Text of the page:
Bud Wilkinson had "The Streak". Emphasized character and academics. Perfected the wishbone, and invented the 3-4 defense.

    Darrell Royal, this is the guy Bear Bryant called when he wanted info on the wishbone. Winner. Royal was very influential on Bear Bryant.

    John McKay is the coach who made the Power Play a staple of run oriented offenses.


    Nick Saban's character building and organizational skills are off the charts, no matter what garbage jilted Dolphin fans spew to one another. He's a defense trend setter and has 2 National Championships to his credit, perhaps with more to come. He's run a squeaky clean program everywhere he's been, and he builds quality men out of these kids.

    Joe Paterno is a little light on innovation, but excels in every other category, and has for 50 years. He's always done it the RIGHT way, and never wavered, even through rough patches when every sportswriter out there was calling for his head.

    Mouse Davis invented the Run-&-Shoot, Steve Spurrier tweaked it to be more balanced. One of the best the SEC has ever seen. He's lost some of his enthusiasm and concentration as he's aged, better earlier in his career. If he could get his teams to at least show up in big games consistently, he'd be thought of even better. He's always been too dependent on his quarterbacks, which in turn causes him to put too much pressure on them, which in turn causes him to lose his cool and deviate from his game plan.


    Lou Holtz knows the game. He was a winner everywhere he's been. He really tried to build better men, not just football players.


    Urban Meyer's innovation of the spread has taken football by storm with it's option elements. Extremely organized and a big time winner everywhere he's been (Florida, Utah, Bowling Green, etc..). His only problem is he lacks an emphasis on building character.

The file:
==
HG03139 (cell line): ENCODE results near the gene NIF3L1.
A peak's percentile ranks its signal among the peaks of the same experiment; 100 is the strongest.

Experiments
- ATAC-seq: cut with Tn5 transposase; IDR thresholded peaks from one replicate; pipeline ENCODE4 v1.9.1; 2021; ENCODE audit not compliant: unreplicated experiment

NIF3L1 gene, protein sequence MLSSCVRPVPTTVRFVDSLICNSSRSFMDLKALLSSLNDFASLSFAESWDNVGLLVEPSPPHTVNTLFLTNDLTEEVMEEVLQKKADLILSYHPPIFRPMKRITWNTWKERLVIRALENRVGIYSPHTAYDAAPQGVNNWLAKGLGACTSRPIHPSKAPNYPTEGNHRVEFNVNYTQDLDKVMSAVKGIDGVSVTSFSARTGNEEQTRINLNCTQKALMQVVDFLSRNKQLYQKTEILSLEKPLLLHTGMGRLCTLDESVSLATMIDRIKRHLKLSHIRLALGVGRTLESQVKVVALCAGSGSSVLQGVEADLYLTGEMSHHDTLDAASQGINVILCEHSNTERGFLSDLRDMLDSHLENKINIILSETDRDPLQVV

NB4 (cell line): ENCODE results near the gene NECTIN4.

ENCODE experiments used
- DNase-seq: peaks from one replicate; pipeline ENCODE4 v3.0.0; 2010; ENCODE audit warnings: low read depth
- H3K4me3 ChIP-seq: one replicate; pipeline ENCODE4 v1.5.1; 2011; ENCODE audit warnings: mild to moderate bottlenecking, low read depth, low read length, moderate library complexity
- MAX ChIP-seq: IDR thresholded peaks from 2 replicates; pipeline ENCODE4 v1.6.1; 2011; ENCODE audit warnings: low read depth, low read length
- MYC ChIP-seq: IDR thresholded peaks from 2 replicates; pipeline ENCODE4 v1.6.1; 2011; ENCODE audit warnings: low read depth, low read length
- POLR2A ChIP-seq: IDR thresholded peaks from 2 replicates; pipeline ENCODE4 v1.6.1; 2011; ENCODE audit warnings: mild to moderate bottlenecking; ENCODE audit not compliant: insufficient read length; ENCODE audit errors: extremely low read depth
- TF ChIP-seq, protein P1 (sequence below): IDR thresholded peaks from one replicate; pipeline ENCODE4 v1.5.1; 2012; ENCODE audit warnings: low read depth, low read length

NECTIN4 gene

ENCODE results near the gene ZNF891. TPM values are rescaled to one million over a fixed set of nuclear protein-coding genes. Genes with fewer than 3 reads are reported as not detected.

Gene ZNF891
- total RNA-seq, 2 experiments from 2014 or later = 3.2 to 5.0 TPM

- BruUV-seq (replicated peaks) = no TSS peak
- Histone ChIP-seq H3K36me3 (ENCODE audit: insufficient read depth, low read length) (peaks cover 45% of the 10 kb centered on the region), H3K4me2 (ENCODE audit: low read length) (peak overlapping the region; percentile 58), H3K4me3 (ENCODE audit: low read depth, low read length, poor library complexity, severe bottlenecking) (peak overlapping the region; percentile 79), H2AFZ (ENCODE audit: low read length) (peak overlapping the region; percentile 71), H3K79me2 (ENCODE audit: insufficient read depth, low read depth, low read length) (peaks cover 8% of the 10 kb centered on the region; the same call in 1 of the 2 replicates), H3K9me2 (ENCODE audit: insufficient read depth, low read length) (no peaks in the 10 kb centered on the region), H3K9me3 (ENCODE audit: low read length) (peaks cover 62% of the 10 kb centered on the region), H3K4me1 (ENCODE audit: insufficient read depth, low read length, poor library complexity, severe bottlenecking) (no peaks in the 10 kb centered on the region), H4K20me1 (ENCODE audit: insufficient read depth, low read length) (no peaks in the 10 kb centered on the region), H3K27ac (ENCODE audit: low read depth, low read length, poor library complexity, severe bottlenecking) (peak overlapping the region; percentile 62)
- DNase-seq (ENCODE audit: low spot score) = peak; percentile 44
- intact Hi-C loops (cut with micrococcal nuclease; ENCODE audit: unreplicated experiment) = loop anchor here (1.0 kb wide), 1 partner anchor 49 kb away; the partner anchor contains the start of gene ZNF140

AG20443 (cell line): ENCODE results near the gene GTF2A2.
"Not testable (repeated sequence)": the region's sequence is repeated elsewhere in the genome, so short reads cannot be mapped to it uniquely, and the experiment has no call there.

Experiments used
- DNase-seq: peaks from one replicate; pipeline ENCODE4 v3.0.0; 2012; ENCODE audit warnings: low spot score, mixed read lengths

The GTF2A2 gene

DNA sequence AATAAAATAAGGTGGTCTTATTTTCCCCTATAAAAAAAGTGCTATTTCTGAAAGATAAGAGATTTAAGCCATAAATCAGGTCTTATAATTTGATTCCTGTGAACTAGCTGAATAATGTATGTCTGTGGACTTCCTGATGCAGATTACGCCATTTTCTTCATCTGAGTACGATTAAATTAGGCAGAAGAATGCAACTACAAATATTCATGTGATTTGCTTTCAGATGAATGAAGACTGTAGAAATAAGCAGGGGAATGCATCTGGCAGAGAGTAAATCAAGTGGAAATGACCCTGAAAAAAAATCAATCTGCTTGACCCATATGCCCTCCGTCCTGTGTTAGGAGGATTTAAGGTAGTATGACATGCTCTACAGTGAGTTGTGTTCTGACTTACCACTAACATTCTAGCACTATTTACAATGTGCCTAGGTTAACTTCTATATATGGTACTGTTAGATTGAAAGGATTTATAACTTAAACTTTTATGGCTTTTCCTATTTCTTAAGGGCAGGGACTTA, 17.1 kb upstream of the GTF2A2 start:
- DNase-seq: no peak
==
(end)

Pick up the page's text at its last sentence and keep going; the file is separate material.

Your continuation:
Frank Beamer is the pioneer of innovation on special teams in college football, he just loses every big game somehow. His defense under Bud Foster has made an impact with his "robber 2" coverage.



    ---The coaches I'm fixing to list below were winners, but contributed little or nothing to posterity of the game in program organizational methods or schematic innovation, and stood on the shoulders of those who came before them...


    Barry Switzer was a big time winner, strong organizational skills, but not very innovative. Not to mention dirty, and ran one of the biggest "outlaw" programs of his era.

    Tom Osborne was a disciplinarian that just didn't innovate. He tried to run the same "I-back"/Power Option offense as his mentor and predecessor Bob Devaney, he just wasn't as good at it (until Tommie Frazier came along).

    Woody Hayes won a lot of games, but was very eccentric and ended his career in disgrace. Wasn't even a match for Bear Bryant.

    Bo Schembechler's regular season record is fine, and a high character coach. He just couldn't win the big games, and no innovation to speak of.



    ---These coaches I'm fixing to list below all have questionable recruiting tactics, have ran non-complying programs, and/or are generally "light" on discipline. It's easy to build a winner with a bunch of 4 and 5 Star thugs that can run fast, but to build one that creates men of character while still winning ball games takes a REAL coach in my opinion. Also, some of these guys just walked right into a perfect situation.